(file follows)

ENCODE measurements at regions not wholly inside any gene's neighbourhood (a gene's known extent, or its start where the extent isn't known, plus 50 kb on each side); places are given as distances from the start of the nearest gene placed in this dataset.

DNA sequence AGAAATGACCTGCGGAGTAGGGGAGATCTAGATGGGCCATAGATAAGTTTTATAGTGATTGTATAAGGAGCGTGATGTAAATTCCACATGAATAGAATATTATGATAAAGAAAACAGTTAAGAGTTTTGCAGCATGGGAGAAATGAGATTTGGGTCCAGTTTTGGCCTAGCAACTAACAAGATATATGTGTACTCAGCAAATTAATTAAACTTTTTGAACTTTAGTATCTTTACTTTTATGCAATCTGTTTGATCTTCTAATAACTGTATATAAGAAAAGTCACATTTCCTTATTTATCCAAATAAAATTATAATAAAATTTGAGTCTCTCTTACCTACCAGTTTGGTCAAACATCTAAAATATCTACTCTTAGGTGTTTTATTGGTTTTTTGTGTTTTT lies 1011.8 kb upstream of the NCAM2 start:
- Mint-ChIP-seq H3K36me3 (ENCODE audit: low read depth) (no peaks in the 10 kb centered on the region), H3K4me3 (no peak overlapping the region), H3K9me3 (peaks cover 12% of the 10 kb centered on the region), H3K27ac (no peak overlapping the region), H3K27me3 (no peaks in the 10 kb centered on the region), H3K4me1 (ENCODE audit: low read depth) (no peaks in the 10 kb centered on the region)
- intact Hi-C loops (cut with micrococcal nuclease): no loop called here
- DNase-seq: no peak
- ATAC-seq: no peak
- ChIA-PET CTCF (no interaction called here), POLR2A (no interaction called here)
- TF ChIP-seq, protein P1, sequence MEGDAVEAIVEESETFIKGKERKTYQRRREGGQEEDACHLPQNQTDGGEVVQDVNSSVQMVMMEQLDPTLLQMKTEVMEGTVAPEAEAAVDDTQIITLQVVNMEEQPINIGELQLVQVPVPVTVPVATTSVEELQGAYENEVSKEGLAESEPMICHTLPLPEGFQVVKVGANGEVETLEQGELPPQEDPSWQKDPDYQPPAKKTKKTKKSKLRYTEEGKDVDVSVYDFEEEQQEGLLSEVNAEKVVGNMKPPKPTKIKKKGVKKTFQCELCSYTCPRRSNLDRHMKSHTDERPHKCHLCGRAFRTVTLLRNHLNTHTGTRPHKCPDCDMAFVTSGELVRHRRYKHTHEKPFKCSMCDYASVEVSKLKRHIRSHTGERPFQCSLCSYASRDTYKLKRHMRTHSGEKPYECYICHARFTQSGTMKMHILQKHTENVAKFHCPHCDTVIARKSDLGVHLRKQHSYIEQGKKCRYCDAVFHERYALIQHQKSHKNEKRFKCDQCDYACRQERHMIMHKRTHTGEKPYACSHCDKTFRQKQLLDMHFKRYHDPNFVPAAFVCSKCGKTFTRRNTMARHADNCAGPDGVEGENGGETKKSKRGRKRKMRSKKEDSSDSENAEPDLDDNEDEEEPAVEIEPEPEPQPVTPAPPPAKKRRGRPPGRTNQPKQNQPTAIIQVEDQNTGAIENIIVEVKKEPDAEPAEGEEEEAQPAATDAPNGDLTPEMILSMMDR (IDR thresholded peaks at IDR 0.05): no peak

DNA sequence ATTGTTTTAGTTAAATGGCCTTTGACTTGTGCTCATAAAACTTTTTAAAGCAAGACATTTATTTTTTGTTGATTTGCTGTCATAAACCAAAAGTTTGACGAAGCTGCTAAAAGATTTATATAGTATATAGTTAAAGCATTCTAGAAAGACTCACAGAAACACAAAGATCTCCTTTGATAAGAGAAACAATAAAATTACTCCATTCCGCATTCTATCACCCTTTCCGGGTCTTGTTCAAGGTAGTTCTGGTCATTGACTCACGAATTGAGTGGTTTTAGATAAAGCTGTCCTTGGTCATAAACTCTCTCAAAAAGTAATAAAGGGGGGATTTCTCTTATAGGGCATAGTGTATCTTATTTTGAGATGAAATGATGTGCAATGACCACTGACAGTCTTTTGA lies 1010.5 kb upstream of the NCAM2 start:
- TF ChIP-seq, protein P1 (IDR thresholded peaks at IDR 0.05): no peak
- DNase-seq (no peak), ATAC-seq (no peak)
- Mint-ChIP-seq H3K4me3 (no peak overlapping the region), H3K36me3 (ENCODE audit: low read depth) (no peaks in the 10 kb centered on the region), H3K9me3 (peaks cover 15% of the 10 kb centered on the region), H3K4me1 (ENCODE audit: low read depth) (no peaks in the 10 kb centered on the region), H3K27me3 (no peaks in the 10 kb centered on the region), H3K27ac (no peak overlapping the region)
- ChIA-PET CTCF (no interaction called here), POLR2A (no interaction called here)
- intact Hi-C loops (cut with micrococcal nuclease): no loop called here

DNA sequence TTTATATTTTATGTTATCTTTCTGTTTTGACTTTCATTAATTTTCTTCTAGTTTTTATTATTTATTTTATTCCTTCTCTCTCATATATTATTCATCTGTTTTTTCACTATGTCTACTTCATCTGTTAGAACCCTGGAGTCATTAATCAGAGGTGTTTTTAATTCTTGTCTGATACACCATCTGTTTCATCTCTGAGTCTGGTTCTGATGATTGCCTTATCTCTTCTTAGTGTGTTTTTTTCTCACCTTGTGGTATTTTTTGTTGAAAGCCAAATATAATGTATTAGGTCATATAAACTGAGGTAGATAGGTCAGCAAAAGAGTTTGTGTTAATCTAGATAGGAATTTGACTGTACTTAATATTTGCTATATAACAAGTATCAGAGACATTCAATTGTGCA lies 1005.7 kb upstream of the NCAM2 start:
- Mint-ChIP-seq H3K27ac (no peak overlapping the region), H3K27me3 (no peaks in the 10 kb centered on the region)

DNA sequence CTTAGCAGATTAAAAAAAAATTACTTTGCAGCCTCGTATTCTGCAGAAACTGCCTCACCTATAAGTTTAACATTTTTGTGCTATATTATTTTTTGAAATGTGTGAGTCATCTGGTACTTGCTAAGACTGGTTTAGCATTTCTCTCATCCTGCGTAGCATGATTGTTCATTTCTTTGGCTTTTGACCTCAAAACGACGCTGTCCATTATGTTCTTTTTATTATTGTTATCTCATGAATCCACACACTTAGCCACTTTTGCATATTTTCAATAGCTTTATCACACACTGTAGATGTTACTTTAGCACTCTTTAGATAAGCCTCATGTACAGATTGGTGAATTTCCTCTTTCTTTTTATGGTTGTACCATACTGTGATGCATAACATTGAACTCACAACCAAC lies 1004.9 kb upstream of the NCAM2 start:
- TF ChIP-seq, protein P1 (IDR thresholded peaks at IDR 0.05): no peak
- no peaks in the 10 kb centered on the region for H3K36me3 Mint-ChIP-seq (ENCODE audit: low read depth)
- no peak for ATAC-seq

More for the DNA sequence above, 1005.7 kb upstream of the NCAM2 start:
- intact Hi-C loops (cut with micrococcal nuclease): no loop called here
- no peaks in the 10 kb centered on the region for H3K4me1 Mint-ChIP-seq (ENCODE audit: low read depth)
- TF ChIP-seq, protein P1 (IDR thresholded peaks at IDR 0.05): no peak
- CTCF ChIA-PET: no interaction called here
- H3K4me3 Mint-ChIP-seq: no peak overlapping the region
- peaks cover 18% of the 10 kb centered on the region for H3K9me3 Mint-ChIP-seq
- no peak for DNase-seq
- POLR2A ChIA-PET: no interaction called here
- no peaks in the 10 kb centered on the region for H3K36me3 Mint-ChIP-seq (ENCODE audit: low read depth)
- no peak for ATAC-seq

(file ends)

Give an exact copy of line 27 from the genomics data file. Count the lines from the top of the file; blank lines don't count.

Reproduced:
- peaks cover 18% of the 10 kb centered on the region for H3K9me3 Mint-ChIP-seq